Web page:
"Shortly after moving to Colorado in 2014, I was involved in a train on cycle incident which resulted in the amputation of my right foot. After 5 years in the Marine Corps I didn't really relate with most traditional therapy methods. Climbing has exponentially improved my quality of life and has saved their lives of close friends after substantial mental and physical injuries sustained in the line of duty. After starting a rehab program, I found Paradox Sports and quickly took to climbing. Despite being new to the adaptive climbing scene, I’ve already earned a spot at Nationals in Atlanta to climb on the 2016 US Climbing Team in Paris - my first international competition! Climbing to me has been a constant reminder that you're only limited by the boundaries that you place on yourself, your life isn't over until you decide it is." - James Sceri
"Prior to the advent of social media and the Internet, I believed I was the only differently abled person in the world that climbed. Growing up, my friends and I invented techniques using a trial and error process, slowly (and sometimes painfully) learning how to climb one-handed. When it comes to setting new goals for myself, my philosophy is “bring it on.” Finding Paradox helped connect me with other climbers with the same credo: with enough grit, there isn't anything that can't be done. Climbing in a gym opened the doors to an easily accessible experience where I had the tools and support I needed to grow - as an athlete, and as a member of the climbing community. As a Paradox Sports Ambassador and competitive climber, I have won four national titles, and won the gold medal at the IFSC World Championships in Paris, none of which would have been possible without finding the adaptive programs at my local gym." - Maureen Beck
From team climber Sam Elias in Iceland, "Climbing ice can be extremely creative. with ice axes and crampons, you can go anywhere there is ice. You can do whatever movements you like. The glaciers and icebergs of Iceland allowed me to put this philosophy in play on vastly wilder features than I ever have. Classically, ice - waterfall ice, forms from flowing water and abides by gravity. The water conforms to whatever surface it contacts, or it hangs freely and vertically. Since the glaciers are a more permanent form of ice that is many thousands of years old, they can be shaped by water and wind erosion, much like rock. Therefore, the glaciers have caves and canyons, overhanging walls and crazy freestanding structures. Nearly every day in Iceland I climbed something special that I'll likely remember for the rest of my life. Here's one."
From team climber Hansjörg Auer, "The 'Blue Wall' of the huge Vatnajökull Glacier is the most eye-catching part from a climbers perspective. At the very end of the massive ice landscape floating down from the Icelandic higher plateau it breaks down for more than 100 feet in slightly overhanging angle.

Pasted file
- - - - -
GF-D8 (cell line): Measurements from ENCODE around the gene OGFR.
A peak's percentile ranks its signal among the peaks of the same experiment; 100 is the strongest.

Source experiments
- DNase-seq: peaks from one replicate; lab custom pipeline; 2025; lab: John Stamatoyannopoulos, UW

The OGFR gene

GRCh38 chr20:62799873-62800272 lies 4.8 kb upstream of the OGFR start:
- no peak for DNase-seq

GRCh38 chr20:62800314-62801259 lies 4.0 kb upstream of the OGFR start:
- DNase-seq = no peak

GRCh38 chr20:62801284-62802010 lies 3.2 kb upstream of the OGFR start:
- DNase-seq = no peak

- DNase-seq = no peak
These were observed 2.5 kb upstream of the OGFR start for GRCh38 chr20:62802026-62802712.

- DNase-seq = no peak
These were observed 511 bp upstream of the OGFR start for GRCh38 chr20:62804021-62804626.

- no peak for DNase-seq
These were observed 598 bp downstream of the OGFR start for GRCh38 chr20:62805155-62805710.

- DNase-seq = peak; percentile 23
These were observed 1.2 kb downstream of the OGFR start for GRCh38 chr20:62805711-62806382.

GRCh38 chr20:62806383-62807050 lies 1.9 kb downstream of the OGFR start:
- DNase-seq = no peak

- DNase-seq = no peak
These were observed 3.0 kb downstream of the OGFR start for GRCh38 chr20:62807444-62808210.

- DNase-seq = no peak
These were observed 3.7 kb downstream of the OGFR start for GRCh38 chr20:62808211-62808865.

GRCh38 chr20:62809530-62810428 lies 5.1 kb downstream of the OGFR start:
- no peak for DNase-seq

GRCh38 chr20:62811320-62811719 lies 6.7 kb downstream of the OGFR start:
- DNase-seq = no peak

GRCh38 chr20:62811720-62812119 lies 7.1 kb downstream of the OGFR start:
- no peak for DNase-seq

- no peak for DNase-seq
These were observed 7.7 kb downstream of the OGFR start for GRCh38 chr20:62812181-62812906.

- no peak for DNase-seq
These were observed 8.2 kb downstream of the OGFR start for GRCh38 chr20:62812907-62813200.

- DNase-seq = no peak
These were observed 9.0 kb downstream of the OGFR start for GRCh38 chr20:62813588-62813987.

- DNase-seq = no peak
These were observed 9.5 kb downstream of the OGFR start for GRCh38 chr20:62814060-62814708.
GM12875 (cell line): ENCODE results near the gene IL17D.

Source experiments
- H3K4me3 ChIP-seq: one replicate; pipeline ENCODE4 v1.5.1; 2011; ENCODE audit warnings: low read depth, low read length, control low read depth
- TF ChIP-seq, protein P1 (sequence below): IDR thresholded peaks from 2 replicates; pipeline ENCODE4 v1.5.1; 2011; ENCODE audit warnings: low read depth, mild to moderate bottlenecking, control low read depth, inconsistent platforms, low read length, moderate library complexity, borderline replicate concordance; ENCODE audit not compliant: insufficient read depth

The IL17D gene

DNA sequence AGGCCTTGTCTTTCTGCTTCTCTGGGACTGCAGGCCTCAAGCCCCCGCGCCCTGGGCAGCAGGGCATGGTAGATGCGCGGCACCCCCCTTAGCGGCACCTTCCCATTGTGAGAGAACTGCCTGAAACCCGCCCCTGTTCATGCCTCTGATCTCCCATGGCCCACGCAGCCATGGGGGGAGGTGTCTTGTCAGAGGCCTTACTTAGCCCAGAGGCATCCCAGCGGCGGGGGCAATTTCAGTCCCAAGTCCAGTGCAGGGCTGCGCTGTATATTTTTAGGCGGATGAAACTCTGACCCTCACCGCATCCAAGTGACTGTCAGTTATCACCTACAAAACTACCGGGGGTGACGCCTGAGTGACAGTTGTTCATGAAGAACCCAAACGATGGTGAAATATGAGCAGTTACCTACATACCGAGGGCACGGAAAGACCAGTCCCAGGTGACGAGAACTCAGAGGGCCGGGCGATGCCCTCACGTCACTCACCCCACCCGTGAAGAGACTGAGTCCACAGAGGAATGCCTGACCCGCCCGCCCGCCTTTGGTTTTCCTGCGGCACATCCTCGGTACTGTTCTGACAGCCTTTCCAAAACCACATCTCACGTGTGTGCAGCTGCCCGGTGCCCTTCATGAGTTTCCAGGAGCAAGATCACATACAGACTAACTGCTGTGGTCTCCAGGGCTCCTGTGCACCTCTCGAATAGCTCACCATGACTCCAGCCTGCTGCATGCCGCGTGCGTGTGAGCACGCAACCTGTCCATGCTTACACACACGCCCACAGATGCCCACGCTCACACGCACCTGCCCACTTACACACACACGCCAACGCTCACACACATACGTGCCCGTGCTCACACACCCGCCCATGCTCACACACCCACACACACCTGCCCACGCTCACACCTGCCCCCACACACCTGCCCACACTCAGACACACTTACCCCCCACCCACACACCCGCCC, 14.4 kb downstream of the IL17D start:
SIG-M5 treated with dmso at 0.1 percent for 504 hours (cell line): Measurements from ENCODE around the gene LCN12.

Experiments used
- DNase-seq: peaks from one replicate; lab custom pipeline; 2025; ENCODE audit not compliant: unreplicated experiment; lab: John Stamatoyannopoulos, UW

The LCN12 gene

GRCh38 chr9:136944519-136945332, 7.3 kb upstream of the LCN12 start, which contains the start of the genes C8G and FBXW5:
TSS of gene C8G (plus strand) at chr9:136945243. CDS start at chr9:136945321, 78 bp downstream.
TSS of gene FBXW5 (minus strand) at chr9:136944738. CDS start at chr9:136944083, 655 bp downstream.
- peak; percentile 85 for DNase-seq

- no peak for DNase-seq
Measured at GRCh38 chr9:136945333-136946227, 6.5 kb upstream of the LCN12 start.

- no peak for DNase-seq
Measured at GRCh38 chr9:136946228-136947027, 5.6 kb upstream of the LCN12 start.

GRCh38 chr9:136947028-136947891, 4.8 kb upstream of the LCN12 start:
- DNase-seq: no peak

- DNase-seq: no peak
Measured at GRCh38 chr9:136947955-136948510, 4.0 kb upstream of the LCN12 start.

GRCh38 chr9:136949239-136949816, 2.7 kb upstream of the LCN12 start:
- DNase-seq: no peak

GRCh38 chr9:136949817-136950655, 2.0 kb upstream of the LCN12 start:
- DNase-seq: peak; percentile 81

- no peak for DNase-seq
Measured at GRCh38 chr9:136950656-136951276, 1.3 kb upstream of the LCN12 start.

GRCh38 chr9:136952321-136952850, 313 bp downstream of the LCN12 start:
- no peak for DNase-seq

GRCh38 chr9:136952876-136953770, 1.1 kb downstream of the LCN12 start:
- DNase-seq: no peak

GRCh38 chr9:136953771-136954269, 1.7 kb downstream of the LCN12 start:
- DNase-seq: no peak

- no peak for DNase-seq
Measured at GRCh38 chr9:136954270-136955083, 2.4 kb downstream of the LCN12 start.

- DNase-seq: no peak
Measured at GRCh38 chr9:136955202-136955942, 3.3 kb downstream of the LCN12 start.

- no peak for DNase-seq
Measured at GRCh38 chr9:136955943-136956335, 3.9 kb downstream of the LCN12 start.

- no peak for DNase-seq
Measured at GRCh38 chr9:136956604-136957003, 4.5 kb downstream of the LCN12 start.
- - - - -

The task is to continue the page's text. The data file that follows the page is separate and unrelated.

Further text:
Montae (25) Washington, DC: Just before I found out about City Kids Wilderness Project and went to Wyoming with them, I’d lost my older brother. At the time, I just needed a getaway from D.C. Being outdoors gave me time reflect. That’s one of the reasons I love it. I think if I’d never taken that trip I’d be all about business, because that’s D.C., but I realized there’s a whole world out there and you need to see it with your own eyes. I’ve learned a lot from those trips physically—I can kayak, navigate with a map—but emotionally I’ve learned even more. Like, how to be there for people. Now, I try to really see where someone is coming from when I talk with them, to be compassionate.
In response to threats to privatize public lands and rescind conservation laws, The North Face and our friends at Patagonia are each committing an additional $100,000 annually to The Conservation Alliance. We stand together on this because we believe – in the words of Edward Abbey – “wilderness is not a luxury, but a necessity of the human spirit.” Funds will go toward education, advocacy, and a newly established Public Lands Defense Fund which gives grants to nonprofits working to defend public lands. #ProtectOurPublicLands
Scot Schmidt has been sponsored by The North Face since 1983, when he burst onto the scene to redefine what skiing could be. Since then, he’s been charging big lines and huge drops, and helped The North Face become the industry leader in technical ski gear. We caught up with him to learn how it all came to be.
VICE Sports travels to Lebanon with professional climber Sam Elias to face the dual challenge of exploring his family's heritage during a time of cultural and political upheaval, and climbing the toughest routes on Mount Lebanon. Join team athlete Sam Elias as he presents ROOTED. Learn more and purchase